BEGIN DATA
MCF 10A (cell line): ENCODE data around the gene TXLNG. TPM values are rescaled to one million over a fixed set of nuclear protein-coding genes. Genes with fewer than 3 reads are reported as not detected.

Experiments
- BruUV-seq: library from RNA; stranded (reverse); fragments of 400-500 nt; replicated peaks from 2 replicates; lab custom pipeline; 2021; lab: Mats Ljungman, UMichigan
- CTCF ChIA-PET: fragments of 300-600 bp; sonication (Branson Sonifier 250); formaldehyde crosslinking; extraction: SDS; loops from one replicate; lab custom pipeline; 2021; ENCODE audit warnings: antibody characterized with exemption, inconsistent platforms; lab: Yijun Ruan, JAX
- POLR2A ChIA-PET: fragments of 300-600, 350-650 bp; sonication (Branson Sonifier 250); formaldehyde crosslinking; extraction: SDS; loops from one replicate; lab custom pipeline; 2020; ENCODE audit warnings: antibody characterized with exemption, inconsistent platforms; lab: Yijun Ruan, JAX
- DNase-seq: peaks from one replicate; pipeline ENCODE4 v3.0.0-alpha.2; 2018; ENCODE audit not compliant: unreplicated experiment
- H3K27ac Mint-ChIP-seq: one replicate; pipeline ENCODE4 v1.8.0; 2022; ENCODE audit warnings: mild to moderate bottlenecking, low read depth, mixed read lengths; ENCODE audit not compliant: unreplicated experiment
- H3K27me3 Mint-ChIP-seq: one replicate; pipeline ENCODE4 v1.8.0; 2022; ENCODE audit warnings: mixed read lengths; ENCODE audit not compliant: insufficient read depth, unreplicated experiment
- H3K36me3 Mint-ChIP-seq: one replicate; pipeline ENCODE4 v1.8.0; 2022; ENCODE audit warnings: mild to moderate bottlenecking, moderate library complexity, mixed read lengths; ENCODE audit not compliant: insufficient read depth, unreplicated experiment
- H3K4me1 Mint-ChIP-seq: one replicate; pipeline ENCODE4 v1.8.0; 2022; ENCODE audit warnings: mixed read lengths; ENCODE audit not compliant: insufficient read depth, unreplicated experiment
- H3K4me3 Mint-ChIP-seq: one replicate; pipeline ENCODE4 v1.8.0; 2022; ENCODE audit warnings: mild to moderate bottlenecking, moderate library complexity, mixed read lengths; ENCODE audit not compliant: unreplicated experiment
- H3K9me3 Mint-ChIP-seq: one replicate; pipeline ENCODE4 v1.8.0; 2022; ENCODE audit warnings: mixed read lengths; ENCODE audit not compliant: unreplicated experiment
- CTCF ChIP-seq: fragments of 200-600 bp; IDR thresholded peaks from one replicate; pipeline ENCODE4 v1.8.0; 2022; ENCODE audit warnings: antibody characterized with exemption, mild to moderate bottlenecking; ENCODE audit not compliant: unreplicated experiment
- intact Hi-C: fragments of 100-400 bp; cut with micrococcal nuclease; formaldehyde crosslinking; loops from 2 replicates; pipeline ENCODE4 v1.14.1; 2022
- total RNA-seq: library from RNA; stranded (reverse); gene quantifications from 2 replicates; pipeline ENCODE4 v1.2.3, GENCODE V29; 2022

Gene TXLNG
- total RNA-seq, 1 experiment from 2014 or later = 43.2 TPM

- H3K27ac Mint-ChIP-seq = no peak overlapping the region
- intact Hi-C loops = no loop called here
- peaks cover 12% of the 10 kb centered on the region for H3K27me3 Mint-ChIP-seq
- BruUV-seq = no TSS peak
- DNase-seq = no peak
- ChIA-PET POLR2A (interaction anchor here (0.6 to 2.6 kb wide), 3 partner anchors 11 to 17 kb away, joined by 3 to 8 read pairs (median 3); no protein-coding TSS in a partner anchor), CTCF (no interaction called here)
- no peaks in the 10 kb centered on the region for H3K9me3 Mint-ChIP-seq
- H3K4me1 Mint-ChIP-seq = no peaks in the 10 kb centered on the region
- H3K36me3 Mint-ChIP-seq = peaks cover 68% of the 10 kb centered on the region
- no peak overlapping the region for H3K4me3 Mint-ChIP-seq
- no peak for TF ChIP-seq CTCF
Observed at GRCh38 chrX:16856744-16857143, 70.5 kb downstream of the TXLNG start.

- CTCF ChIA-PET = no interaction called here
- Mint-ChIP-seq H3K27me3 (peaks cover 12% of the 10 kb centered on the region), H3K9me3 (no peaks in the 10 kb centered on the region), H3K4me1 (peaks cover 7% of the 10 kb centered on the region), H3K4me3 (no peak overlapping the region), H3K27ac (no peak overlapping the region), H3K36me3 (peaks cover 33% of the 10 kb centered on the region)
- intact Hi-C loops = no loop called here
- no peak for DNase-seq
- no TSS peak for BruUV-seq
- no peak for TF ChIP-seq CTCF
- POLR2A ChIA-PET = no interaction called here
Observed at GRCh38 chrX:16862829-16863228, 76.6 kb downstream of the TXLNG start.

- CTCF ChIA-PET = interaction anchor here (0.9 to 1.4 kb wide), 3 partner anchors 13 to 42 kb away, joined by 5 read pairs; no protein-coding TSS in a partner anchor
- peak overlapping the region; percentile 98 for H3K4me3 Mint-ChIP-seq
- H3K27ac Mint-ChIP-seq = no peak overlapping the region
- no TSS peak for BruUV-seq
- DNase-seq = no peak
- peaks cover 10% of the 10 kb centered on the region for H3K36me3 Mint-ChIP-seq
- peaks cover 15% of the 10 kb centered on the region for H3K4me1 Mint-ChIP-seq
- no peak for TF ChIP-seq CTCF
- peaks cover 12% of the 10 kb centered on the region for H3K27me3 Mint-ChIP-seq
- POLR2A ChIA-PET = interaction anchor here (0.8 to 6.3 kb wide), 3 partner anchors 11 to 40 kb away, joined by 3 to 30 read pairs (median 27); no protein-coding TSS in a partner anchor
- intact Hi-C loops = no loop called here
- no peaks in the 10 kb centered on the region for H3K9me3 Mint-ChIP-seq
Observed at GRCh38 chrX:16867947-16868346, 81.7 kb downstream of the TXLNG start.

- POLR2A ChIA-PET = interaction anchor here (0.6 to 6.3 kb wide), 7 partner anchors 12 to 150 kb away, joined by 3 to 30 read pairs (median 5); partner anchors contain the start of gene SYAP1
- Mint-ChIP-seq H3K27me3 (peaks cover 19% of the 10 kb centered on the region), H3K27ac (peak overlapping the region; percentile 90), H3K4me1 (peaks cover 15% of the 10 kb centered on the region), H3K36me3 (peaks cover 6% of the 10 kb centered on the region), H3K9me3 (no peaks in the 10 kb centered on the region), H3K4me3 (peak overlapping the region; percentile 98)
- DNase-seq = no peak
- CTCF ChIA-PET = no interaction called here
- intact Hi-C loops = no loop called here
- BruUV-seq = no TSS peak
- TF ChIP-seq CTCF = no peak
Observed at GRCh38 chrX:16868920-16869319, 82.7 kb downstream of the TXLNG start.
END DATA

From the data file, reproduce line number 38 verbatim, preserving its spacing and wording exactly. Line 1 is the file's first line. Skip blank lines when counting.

- CTCF ChIA-PET = interaction anchor here (0.9 to 1.4 kb wide), 3 partner anchors 13 to 42 kb away, joined by 5 read pairs; no protein-coding TSS in a partner anchor